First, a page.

Autumn 2000 (8.3)
The Evil Eye
Off Harm - With a Visit to the Open Market
Jean Patterson and Arzu Aghayeva
Got a headache? Not
quite feeling up to par? Business not going too well? Perhaps,
to blame is the "evil eye".
To a Westerner, the "evil eye" may sound like something
out of a goofy 1950s horror movie.
But to Azerbaijanis and others living in the Middle East and
Eurasia, the concept is quite tangible. People who are jealous
of you, your accomplishments or possessions are thought to have
the power to harm you just by wishing you evil. Despite the enormous
efforts of the Soviets to rout out traditional practices that
were considered superstitious, they never entirely managed to
rid the society of the belief in "the evil eye".
If you aren't convinced, visit some Azerbaijani homes. Inside
the front door, glance up above the door frame and you're likely
to find what is called "camel's needle"(Alhagi Camelorum)
- a dried out stem of thistles - or some other sort of good-luck
Although most Azerbaijanis cannot be said to be superstitious
and, in fact, are really quite European in outlook and world
view, many still use charms to ward off bad luck. "Just
in case", they tell you, when you point out the contradictions.
Since some of the most common antidotes to counter the effects
of the evil eye can be purchased in the open markets, we went
there and interviewed some of the market vendors to find out
how widespread some of these beliefs and customs are.
This past summer in one of the villages near Lankaran, close
to the border with Iran, the shadow of the evil eye passed over
an Azerbaijani wedding. Word had it that the village girls were
jealous of the bride from Baku who had snatched up a local boy
- a valuable catch. Rumors circulated that the local girls had
put the evil eye on the new bride.
The wedding took place back in the village. Once the bride heard
of the curse, she was troubled despite the fact that her family
scoffed at it. The bride was concerned that the spell might affect
her if she partook of any food or drink. Even though her family
didn't hold to such beliefs regarding the alleged "jadu"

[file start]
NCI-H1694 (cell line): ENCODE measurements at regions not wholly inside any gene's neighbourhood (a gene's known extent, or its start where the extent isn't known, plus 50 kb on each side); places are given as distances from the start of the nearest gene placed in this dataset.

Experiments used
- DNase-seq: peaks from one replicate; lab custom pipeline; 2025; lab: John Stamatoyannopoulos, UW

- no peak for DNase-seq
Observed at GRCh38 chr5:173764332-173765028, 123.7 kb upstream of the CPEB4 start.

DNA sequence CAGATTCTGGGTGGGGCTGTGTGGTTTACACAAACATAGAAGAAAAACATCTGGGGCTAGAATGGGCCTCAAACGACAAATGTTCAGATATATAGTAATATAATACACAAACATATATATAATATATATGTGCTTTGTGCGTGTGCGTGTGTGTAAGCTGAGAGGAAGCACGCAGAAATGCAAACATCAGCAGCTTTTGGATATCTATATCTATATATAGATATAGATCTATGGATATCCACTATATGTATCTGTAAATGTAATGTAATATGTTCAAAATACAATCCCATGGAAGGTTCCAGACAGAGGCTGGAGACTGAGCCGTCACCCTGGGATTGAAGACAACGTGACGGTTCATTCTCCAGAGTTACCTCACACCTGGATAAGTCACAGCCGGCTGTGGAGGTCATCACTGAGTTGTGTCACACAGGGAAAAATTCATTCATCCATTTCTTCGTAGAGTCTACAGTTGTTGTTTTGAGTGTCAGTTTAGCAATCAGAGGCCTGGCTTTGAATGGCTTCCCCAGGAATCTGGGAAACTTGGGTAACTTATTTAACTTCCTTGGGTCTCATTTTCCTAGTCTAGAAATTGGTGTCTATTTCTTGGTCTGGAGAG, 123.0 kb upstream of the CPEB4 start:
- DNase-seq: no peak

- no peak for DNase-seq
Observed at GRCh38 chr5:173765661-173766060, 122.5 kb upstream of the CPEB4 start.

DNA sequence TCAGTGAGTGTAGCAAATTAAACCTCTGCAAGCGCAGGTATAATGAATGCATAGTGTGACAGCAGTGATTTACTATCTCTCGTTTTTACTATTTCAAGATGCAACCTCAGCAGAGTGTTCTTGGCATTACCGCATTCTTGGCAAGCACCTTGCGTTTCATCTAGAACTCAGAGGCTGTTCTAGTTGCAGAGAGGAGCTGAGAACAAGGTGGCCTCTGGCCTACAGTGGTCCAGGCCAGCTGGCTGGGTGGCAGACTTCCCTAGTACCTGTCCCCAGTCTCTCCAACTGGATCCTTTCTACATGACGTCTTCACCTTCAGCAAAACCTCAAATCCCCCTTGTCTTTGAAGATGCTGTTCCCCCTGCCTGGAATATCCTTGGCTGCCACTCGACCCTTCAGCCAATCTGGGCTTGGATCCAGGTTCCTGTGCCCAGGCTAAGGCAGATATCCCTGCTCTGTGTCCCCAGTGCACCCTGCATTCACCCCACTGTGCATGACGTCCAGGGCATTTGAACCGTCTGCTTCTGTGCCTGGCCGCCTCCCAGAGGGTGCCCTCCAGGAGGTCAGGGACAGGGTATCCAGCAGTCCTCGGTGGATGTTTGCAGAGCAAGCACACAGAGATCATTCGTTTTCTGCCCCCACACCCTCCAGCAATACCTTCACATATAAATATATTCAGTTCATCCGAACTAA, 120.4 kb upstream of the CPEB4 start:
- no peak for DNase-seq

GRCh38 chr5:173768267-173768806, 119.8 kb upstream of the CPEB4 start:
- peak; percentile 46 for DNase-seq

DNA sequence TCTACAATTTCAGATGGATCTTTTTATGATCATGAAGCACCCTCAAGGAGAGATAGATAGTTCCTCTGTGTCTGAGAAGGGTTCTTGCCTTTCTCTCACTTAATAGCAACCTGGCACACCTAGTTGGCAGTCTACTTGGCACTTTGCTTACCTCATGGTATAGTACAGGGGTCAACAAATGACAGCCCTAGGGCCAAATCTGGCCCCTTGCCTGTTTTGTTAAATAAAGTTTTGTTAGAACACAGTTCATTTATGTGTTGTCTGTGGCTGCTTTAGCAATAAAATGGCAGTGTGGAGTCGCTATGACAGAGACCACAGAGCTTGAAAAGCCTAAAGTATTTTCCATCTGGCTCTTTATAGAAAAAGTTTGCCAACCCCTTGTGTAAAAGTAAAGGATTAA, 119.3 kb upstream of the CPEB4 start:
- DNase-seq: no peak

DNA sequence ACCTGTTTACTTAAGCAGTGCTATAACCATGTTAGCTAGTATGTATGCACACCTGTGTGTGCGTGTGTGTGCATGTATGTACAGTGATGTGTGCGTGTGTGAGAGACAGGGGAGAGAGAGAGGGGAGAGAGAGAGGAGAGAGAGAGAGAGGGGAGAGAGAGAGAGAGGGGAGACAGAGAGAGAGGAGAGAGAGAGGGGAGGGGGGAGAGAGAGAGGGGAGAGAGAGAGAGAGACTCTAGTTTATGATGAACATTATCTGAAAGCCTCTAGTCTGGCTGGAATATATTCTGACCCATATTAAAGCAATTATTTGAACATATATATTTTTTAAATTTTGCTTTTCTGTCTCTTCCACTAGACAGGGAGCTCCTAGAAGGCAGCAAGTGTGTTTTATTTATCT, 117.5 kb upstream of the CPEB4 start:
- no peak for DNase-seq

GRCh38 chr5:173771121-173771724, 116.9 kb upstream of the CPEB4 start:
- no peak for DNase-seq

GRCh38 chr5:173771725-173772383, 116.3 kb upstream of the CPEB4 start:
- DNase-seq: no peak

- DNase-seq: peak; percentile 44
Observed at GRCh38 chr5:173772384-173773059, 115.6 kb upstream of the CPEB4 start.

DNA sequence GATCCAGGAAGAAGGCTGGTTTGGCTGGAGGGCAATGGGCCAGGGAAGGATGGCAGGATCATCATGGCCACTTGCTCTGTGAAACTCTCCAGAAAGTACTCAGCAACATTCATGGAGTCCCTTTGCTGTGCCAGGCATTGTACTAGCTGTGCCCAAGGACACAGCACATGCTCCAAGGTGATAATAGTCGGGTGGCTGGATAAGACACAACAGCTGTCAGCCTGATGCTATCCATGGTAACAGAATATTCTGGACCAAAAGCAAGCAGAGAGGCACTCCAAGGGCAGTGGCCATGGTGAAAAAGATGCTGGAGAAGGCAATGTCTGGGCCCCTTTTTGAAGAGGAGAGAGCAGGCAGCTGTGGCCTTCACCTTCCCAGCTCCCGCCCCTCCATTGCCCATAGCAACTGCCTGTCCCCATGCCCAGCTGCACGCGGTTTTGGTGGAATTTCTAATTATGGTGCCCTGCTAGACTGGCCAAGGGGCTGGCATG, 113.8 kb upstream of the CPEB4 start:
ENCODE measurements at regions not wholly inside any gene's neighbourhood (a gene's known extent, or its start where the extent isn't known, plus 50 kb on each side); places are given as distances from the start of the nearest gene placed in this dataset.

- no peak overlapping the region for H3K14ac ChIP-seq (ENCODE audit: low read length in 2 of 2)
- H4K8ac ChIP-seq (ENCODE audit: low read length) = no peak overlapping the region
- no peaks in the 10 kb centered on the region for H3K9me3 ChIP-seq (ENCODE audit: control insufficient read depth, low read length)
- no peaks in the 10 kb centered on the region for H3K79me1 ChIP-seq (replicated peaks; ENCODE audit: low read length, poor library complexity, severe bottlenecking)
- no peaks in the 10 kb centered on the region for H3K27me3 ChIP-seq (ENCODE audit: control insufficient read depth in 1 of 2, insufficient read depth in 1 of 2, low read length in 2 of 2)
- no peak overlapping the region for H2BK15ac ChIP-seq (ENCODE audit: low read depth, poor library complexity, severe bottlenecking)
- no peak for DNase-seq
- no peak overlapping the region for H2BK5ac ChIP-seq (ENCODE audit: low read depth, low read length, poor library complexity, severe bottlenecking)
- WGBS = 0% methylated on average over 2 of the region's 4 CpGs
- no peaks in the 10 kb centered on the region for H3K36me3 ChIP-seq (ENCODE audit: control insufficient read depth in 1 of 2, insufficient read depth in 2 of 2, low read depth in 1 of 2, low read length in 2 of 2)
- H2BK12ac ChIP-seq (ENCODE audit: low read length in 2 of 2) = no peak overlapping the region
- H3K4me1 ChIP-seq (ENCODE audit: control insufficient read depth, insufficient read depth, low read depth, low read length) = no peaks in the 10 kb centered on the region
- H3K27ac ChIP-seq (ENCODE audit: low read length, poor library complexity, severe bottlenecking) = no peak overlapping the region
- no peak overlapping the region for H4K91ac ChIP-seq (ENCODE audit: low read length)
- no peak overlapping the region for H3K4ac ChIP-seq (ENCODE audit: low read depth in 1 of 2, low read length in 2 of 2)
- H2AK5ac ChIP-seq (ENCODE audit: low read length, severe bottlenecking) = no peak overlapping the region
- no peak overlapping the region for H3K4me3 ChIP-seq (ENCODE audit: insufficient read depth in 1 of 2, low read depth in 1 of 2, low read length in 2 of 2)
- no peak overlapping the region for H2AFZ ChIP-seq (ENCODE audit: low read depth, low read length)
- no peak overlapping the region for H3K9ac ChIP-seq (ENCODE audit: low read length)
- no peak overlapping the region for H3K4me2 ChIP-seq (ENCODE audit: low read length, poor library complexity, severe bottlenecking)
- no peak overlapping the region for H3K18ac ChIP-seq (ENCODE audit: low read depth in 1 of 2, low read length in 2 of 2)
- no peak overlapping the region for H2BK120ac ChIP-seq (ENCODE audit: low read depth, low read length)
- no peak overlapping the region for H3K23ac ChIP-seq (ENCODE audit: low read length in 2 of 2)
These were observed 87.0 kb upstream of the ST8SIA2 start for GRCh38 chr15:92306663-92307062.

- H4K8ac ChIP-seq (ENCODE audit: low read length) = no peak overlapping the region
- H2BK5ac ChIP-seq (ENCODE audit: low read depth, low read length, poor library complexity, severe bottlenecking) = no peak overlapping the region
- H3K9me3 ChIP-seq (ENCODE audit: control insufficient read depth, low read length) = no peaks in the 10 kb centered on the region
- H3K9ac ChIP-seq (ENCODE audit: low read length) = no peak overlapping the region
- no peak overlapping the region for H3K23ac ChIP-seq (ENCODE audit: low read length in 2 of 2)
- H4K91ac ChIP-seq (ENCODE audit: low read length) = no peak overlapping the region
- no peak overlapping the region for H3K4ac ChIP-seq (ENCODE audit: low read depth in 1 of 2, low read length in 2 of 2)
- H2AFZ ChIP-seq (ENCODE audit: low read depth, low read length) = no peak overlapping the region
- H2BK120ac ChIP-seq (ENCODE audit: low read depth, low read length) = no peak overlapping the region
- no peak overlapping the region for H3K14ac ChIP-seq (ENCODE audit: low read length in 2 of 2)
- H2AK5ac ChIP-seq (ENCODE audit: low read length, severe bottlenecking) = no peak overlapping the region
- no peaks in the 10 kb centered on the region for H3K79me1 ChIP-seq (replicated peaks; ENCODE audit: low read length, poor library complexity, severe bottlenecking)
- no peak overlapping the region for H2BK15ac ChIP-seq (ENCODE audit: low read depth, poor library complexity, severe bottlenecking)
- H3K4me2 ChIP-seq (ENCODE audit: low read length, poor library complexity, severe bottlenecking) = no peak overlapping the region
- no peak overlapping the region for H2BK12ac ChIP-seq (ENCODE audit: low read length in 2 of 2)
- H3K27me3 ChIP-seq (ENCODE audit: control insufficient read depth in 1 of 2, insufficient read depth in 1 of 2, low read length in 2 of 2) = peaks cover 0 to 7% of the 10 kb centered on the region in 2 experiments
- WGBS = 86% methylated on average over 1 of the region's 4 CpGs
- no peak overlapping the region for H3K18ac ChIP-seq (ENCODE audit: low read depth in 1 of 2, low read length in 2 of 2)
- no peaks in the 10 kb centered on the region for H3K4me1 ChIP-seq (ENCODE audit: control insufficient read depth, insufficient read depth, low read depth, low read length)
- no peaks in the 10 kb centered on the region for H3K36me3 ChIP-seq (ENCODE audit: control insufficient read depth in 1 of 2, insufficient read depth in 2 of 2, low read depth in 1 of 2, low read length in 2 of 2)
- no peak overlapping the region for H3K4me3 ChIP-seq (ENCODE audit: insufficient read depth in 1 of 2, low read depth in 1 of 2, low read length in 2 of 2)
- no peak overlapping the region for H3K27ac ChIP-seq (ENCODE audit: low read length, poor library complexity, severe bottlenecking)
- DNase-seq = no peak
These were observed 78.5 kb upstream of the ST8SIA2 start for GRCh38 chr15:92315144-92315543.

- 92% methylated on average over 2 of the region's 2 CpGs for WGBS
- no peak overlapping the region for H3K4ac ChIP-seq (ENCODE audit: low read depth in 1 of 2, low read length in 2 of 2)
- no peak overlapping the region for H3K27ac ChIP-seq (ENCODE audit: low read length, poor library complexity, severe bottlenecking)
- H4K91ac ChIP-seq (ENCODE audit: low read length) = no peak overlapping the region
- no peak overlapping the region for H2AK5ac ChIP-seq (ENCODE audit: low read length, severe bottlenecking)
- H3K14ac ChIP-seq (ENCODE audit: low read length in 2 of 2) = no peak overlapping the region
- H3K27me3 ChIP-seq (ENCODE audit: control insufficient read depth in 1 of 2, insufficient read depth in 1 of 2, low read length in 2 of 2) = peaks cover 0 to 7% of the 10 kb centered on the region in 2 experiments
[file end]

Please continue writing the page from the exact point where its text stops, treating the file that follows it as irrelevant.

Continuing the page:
(witchcraft), the bride was extremely uneasy. And so she sat
there all dressed up in her white wedding gown, veil and red
sash, refusing to touch any food or drink, all afternoon and
The Evil Eye
What exactly is the evil eye? Depending on who you ask, you're
likely to get different answers, but most Azerbaijanis agree
that you don't want to get in its way. This could happen if you've
made others jealous of you or of something that belongs to you.
If something unfortunate follows, some Azerbaijanis interpret
it as the work of the evil eye. It's also possible for another
person to bring harm unintentionally by complimenting you.
The belief is so widespread
that some Azerbaijanis refrain from complimenting the parents
of a newborn child. They wouldn't want to blamed if something
bad happened to the child. For this reason, some traditional
families keep mother and child in seclusion for the first 40
days after the birth. Only closest relatives get the chance to
Left: At the Pasaj Bazaar,
Baku. A vendor displays his wares: lemons, parsley, yogurt and
small blue beads to ward off the "evil eye". Photo:
Some say you can even bring the evil eye upon yourself. For instance,
if you're proud about some accomplishment or become the envy
of others, then if you suddenly feel tired and drained of energy,
the evil eye is blamed. "Ozumun ozume gozum deydi,"
meaning "I brought the evil eye on myself."
There are various prescriptions and remedies that are said to
protect against the evil eye. One of the most popular and ancient
ones is a plant called uzarlik (Peganum harmala). Farid Alakbarov,
one of Azerbaijan's foremost medical historians, notes a reference
to it in the 18th-century work "Tibbi-Jalinus" (The
Medicine of Galen). There an anonymous Azerbaijani source recommends
the following: "Take the right eye of a hyena and put it
in very strong vinegar for seven days. Then boil it and place
it close to uzarlik. No evil eye whatever can harm you. From
now on, you have to be bold. Don't be afraid of any witchcraft."
In modern times, uzarlik is still sold in the marketplace and
burned to ward off the evil eye. It costs 1,000 manats for one
portion - approximately 25 cents. According to one market seller,
Movsum Asgarov from Lankaran, the effect of the uzarlik depends
on where it has been grown and how it is burned. "My uzarlik
is gathered wild in the Khizi mountains," he says. "It
must be taken from a very remote place, where a rooster's crow
cannot be heard. Then its effect will be even stronger."
The Khizi mountains are located a few hours' distance north of
Baku on the road to Guba.
Asgarov says that his customers burn uzarlik on special occasions,
like after giving birth to a child, after purchasing a new car
or when getting married. "You burn uzarlik and then inhale
the scent," he says. "Also, when people around you
smell this smoke, they are stripped of the ability to cause you
harm. After that, spread the ash on your forehead and neck. That
will banish black energy from your blood vessels."
Another vendor, Afiyaddin from Ordubad, gathers the uzarlik in
the mountains himself. "We burn it and then pour water on
the ash to put out the fire," he says. While burning the
uzarlik, he chants: "Uzarliksan havasan, min bir darda davasan.
Na gadar ki, san varsan - dada, bala javansan." (Uzarlik,